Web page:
Anyone watching the shenanigans at the New York Times of late could be forgiven for thinking it was a modern-dress staging of The Crucible or a Soviet purge. The US’s central “newspaper of record” (founded 1851) has recently, it seems, surrendered all editorial balance and autonomy. Bari Weiss, the
In Szeged Hungary, while teaching at the university there, I met a student who read Tibor Fischer’s Under the Frog (1992) every single autumn. It was, she said, part of her annual ritual, and I wasn’t that surprised. A crazy tale of a basketball team in post-war Stalinist
The normal coexists with the brutal. Last Saturday, in Hong Kong, carefree expat children walk by my apartment building, holding party balloons as Puma police helicopters buzz overhead. Less than a mile away people are fired on with tear gas and water cannon spewing blue dye. I imagine that this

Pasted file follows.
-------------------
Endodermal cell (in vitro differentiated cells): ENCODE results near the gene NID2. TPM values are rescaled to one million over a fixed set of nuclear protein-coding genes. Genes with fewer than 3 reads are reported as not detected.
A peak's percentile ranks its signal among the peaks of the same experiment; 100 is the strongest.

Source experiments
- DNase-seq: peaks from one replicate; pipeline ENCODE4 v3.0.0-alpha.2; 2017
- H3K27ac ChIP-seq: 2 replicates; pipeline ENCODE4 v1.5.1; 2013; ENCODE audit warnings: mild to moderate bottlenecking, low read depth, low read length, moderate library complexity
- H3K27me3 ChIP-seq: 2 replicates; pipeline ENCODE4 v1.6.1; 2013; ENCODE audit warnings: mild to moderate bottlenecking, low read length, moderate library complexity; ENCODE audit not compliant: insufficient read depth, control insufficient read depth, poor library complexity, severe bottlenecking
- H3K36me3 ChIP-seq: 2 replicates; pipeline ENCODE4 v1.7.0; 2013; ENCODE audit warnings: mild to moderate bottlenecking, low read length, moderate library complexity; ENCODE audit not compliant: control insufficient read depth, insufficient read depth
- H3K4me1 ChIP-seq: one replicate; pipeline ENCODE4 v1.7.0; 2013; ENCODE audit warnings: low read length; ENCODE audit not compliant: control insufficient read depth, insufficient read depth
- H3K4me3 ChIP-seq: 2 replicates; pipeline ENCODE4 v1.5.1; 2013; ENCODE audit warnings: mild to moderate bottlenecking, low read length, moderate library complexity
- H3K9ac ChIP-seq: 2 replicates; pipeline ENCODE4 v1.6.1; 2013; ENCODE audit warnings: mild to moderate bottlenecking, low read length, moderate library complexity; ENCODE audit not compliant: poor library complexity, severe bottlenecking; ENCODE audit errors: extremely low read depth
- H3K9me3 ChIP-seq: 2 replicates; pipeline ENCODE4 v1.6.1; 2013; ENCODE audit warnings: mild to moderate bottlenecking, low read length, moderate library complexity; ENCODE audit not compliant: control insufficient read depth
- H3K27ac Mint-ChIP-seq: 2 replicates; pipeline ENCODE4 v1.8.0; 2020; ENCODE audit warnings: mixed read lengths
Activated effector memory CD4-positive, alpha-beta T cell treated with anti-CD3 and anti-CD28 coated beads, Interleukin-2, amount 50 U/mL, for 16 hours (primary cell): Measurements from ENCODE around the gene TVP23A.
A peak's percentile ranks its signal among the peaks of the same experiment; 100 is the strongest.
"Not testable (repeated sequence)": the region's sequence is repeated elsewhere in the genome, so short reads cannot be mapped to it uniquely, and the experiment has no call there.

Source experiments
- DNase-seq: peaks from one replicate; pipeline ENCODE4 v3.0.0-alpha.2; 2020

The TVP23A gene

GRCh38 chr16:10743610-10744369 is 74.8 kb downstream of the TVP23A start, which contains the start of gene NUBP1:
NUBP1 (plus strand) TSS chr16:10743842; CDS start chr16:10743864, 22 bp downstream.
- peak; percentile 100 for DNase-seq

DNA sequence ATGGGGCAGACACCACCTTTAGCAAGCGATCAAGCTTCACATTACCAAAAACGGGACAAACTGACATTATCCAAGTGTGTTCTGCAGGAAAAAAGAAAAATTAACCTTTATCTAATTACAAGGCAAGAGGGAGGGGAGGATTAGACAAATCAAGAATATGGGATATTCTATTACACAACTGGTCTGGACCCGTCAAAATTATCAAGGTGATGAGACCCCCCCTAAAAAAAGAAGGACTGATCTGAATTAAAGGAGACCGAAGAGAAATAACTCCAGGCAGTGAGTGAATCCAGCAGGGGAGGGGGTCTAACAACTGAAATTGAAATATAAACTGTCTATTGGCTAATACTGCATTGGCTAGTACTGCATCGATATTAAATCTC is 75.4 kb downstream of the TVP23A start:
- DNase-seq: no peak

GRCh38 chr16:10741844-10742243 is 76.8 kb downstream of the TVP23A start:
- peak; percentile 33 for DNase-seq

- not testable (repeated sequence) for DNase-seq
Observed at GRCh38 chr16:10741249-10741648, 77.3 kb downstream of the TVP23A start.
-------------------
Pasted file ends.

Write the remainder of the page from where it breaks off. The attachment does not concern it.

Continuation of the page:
Greg Ellis reads Milan Kundera Warned Us About Historical Amnesia. Now It’s Happening Again, Ewan Morrison’s essay celebrating the 90th birthday of the Czech novelist. It was published in Quillette on March 31, 2019.
Had the poet George Faludy not written in his native Hungarian—arguably the most impenetrable of European languages—he would, as many have argued, be world famous. He died aged 95 in 2006, his life spanning the First and Second World Wars, the Russian revolution, and the Nazi and communist
Dictators, of course, are terrible people. They also tend to be terrible writers. Yet many tyrants have entertained the illusion that they were literary super geniuses. Mein Kampf and Quotations from Chairman Mao (aka The Little Red Book) are the best-known works in the dictatorial canon, but they represent only